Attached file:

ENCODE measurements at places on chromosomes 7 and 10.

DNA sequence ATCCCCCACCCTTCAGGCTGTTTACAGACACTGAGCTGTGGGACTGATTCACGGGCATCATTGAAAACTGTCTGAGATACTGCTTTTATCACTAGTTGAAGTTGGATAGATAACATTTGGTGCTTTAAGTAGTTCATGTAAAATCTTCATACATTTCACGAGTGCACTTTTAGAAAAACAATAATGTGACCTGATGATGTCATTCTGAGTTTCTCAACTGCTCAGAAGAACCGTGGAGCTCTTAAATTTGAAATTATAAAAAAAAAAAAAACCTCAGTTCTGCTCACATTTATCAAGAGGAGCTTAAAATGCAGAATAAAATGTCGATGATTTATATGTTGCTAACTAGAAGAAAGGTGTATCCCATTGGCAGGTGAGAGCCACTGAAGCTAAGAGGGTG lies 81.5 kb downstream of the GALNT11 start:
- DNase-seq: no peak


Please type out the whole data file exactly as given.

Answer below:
ENCODE measurements at places on chromosomes 7 and 10.

DNA sequence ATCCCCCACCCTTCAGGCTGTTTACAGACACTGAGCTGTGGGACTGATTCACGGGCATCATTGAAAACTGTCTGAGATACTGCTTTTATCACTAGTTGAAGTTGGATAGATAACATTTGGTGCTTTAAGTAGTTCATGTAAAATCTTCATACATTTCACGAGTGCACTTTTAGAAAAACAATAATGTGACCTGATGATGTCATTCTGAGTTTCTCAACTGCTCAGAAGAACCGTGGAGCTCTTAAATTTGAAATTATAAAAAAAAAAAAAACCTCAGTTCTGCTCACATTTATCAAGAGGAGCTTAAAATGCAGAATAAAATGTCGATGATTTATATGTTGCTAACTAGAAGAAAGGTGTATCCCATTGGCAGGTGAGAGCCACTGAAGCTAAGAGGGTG lies 81.5 kb downstream of the GALNT11 start:
- DNase-seq: no peak